Missing Indexes

SQL Server can be fantastic on occasions and provide golden nuggets of information just waiting to be mined. One such great source of performance tuning gold dust is around missing indexes.

If I run a query such as

Missing index

You can see the missing index hint in green above the actual execution plan. Not only is this information shown here, but SQL Server is continually tracking these missing indexes. This is fantastic, you can now inherit a database you have no prior knowledge of, and still have an historical reference of missing indexes. Unfortunately this information does not persist over a server restart. Don’t be so lazy, nothing worthwhile is ever easy, you would have to persist this information yourself on a regular basis.

This can be queried like so


SELECT migs.unique_compiles ,
migs.unique_compiles ,
migs.user_seeks ,
migs.user_scans ,
migs.last_user_seek ,
migs.last_user_scan ,
migs.avg_total_user_cost ,
migs.avg_user_impact ,
mid.equality_columns ,
mid.inequality_columns ,
mid.included_columns ,
mid.[statement]
FROM sys.dm_db_missing_index_group_stats AS migs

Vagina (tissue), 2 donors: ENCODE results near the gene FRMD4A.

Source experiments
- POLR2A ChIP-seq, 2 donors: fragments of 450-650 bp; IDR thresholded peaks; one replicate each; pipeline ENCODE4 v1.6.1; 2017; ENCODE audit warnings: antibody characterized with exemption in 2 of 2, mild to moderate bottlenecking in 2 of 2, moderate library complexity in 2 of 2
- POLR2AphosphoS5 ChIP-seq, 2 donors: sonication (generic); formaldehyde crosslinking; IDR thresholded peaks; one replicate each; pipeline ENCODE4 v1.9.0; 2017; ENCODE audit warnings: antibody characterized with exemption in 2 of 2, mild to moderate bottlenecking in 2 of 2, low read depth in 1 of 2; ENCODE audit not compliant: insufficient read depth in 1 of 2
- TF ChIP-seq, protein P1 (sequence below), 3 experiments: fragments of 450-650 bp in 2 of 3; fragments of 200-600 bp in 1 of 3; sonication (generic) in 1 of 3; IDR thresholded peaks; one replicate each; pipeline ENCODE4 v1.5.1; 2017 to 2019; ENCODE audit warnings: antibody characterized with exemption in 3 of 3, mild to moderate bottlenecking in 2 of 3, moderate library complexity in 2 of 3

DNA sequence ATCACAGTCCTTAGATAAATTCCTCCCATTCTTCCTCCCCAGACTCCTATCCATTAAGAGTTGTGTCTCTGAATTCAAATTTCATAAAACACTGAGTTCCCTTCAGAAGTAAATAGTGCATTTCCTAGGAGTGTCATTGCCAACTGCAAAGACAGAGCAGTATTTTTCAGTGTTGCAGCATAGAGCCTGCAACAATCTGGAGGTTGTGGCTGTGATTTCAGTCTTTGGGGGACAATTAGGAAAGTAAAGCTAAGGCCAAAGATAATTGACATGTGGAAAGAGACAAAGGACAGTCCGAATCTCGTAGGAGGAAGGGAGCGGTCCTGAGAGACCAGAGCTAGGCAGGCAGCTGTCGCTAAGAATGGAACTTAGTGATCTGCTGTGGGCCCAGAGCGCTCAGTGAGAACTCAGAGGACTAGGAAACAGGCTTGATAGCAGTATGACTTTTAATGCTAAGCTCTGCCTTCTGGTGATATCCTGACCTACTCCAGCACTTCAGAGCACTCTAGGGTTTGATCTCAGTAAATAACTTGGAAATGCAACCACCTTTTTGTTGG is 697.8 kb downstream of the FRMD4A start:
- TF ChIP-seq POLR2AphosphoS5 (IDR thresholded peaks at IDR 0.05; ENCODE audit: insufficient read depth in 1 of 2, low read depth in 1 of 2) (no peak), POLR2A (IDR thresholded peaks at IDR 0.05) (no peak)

INNER JOIN sys.dm_db_missing_index_groups AS mig ON mig.index_group_handle = migs.group_handle
INNER JOIN sys.dm_db_missing_index_details AS mid ON mid.index_handle = mig.index_handle
ORDER BY mid.[statement];

This will display

  • Number of seeks and scans
  • Cost information – concentrate on the highest cost first
  • Equality, inequality and included columns
    • Equality typically used in a where clause equality predicate (x=y)
    • Inequality typically used in a where clause inequality predicate (x<>y)
    • Included columns are not used in the where clause, but are referenced elsewhere in the query. Typically these columns are in the select list.
  • The statement i.e. the object affected.

Some points to consider

  • Only non-clustered indexes are suggested and no advanced features such as filtered indexes.
  • Do not just blindly create all suggested indexes. There will be repetition and overlap between suggestions. You will have to use your judgement to decide which indexes to create.
  • Carefully consider the order of the columns you specify when creating the index. Which column is the most selective? Which column is used in the most queries? Which column is used in the most expensive queries?

SQL Server is constantly collecting information on missing indexes. Know how to extract this information and use it to your full advantage.

 

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